If you could invest in something that would outperform the stock market while also helping the planet, wouldn’t you? Here’s why rooftop solar can’t miss.
The cost of installing solar on homes has dropped by 60% over the past 15 years, bringing the costs within reach for millions of homeowners. A combination of incentives and rebates, along with lower hardware costs, has contributed to this steady reduction in solar options. Recent analysis predicts that solar will reach parity with grid energy in the very near future, as solar costs plummet and grid-based power (primarily fossil fuel-derived) continues a long trend of becoming more costly.
Investment bank Deutsche Bank is predicting that solar systems will be at grid parity in up to 80 per cent of the global market within 2 years, and says the collapse in the oil price will do little to slow down the solar juggernaut.
“We believe the trend is clear: grid parity without subsidies is already here, increasing parity will occur, and solar penetration rates are set to ramp worldwide,” analyst Vishal Shah notes.
However, installing rooftop solar still strikes many people as a technological luxury, and as a statement about the homeowner’s green commitment and their desire to save energy costs in the short term. As a result, many homeowners choose not to install solar because they are unaware of the ongoing benefits of doing so.
But installing solar panels makes long-term financial sense. Those homeowners are making investments in their financial well being that could outperform the money they have in the stock market, according to Going Solar in America, a report from the North Carolina Energy Technology Center at NC State University.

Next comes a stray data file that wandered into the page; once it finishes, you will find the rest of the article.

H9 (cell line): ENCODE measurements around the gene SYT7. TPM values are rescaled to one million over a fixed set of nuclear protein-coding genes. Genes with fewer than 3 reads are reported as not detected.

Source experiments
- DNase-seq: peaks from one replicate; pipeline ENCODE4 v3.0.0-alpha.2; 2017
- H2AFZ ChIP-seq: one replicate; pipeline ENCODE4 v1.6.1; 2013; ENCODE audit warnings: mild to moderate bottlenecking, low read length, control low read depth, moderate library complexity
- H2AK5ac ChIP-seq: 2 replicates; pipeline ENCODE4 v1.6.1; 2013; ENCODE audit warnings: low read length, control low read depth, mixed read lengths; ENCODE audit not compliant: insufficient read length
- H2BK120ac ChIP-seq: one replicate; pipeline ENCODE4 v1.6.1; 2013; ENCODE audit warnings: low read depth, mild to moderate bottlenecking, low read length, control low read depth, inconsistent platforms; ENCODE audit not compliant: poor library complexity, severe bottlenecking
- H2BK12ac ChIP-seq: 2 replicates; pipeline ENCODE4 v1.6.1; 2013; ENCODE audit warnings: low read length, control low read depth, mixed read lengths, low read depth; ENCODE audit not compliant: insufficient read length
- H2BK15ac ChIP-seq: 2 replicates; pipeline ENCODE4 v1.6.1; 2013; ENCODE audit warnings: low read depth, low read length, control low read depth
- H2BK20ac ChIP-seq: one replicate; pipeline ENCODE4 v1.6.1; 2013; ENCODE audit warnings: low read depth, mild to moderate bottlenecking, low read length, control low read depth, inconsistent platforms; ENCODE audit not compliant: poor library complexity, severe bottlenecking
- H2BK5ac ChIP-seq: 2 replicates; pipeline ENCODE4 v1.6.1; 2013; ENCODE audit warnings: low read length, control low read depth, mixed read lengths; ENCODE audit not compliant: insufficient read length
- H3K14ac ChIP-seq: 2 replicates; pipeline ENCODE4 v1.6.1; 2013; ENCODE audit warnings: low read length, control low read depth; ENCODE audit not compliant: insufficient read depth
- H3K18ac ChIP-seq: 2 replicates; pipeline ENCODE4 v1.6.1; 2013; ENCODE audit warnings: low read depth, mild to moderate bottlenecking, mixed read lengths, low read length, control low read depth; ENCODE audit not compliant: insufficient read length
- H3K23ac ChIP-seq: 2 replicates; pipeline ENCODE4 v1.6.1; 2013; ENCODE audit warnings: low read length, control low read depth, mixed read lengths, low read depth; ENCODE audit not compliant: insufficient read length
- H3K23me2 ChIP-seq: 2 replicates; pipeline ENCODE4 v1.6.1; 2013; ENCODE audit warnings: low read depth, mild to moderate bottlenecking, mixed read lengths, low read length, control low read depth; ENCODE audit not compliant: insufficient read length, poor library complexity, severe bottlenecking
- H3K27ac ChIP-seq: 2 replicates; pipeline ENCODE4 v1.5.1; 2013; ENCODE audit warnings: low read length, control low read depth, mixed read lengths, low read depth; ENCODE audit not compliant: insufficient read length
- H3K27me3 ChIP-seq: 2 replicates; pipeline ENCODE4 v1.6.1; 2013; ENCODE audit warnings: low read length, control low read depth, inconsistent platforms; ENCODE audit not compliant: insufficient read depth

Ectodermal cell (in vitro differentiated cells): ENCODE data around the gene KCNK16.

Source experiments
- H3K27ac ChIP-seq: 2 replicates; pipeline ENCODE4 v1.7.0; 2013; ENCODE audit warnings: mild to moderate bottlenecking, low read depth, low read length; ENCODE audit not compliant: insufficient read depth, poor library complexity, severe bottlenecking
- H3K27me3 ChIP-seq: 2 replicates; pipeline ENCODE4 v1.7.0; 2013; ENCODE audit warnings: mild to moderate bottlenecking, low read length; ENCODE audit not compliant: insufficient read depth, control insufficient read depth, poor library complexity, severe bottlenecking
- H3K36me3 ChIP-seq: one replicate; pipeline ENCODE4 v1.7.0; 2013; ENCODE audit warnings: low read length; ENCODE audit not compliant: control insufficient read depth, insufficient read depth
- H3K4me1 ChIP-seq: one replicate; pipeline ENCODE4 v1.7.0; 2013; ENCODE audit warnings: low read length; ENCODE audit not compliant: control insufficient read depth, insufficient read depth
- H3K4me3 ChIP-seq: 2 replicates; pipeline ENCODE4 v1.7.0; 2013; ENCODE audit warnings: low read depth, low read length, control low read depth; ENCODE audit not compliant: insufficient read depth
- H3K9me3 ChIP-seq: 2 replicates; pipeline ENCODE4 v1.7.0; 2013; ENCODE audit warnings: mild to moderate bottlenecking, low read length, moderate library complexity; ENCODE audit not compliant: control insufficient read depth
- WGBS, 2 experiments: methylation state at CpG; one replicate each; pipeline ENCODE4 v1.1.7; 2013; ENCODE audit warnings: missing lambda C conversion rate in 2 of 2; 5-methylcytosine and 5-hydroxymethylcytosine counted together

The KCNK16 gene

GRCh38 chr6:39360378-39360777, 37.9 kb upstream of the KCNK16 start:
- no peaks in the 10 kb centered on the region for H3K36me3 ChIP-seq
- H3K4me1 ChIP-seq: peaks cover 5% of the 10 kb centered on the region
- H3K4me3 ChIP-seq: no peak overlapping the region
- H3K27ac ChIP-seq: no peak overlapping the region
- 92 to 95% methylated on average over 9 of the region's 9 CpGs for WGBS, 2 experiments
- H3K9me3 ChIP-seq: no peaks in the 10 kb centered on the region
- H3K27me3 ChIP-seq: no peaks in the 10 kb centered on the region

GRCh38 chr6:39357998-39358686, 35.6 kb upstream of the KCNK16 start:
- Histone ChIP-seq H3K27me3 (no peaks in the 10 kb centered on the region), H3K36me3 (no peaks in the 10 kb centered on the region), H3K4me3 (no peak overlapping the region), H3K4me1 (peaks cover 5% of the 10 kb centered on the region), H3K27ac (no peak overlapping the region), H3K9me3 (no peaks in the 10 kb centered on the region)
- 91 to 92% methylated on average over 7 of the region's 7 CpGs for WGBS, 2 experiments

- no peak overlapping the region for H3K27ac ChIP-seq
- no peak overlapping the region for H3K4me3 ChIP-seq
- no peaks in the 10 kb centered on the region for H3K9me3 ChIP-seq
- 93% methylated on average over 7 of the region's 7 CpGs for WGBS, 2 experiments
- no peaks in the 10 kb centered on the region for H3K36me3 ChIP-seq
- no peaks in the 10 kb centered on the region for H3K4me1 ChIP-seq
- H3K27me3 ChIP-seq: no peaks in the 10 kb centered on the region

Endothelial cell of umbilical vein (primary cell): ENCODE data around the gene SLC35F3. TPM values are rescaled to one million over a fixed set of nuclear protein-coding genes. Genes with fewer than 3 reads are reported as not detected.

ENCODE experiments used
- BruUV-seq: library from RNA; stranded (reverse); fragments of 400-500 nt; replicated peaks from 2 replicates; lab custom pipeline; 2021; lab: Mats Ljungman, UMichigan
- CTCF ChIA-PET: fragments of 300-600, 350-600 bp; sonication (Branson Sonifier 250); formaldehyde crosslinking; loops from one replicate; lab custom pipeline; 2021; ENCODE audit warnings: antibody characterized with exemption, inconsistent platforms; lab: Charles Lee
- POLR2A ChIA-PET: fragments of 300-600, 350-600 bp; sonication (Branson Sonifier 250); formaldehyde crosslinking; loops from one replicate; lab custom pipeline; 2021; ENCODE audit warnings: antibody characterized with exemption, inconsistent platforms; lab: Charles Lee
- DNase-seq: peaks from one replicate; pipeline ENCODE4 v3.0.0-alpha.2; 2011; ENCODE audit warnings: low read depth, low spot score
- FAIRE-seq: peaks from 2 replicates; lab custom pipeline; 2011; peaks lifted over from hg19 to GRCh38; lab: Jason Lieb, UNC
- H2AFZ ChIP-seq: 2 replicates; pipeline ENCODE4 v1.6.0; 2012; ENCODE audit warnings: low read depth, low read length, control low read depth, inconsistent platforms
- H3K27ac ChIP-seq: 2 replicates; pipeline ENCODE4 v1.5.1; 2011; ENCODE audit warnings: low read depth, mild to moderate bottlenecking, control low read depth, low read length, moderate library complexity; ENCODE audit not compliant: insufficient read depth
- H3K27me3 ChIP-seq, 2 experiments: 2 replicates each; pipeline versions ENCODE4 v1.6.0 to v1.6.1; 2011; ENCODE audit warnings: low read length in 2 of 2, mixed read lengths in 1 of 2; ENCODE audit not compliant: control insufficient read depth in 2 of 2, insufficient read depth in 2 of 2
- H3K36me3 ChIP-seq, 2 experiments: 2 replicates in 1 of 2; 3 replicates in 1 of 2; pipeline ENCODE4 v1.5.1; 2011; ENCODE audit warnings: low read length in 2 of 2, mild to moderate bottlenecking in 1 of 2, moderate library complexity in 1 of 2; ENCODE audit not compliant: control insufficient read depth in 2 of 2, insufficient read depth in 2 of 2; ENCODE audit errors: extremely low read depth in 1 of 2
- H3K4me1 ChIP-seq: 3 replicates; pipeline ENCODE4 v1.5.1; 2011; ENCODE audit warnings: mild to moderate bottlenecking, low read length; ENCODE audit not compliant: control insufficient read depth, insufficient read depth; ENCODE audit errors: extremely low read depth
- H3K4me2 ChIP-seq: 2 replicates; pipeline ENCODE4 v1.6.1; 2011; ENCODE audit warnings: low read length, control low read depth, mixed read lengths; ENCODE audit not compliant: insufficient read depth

How local leaders can help their constituents reap the benefits of solar
The payoff for homeowners comes from the convergence of diminishing solar costs with anticipated increases in the cost of grid energy. By working to lower solar costs even more, local leaders are increasing the value of their constituents’ solar investments while also helping to reduce fossil fuel pollution.
Going Solar in America details the ways that local leaders can reduce the “soft” costs of solar (those costs not associated with the equipment itself), which they contend is the challenge at the heart of achieving nationwide consumer acceptance.
Simply by streamlining the permitting and inspection process, and by advancing solar-enabling local building codes, local leaders can lower the bar to entry for homeowners.
Local leaders can also lead by example by installing solar on government buildings, schools, and other public facilities, and by buying solar and other renewable energy for municipal use. More and more local communities are also incorporating renewable portfolio standards that require an increasing percentage of renewable energy be provided through the power grid.
While many of the rebates and subsidies that have helped solar grow are still available, a number have ended or are slated to end. Local, state, and federal governments should consider extending this support for solar and other renewables, and should also encourage lenders to offer low interest loans for solar installation.
Local leaders can also institute “bulk purchase agreements” that allow local residents and businesses to join together to buy large amounts of renewable energy at low and guaranteed rates.
The opportunity presented by solar power is too valuable to miss out on. By making it both more accessible and more affordable for your constituents, you’ll help them make an important investment in their future – and reduce carbon emissions too.
For more ideas and resources about supporting climate solutions in your community, join our MomentUs initiative, Path to Positive.
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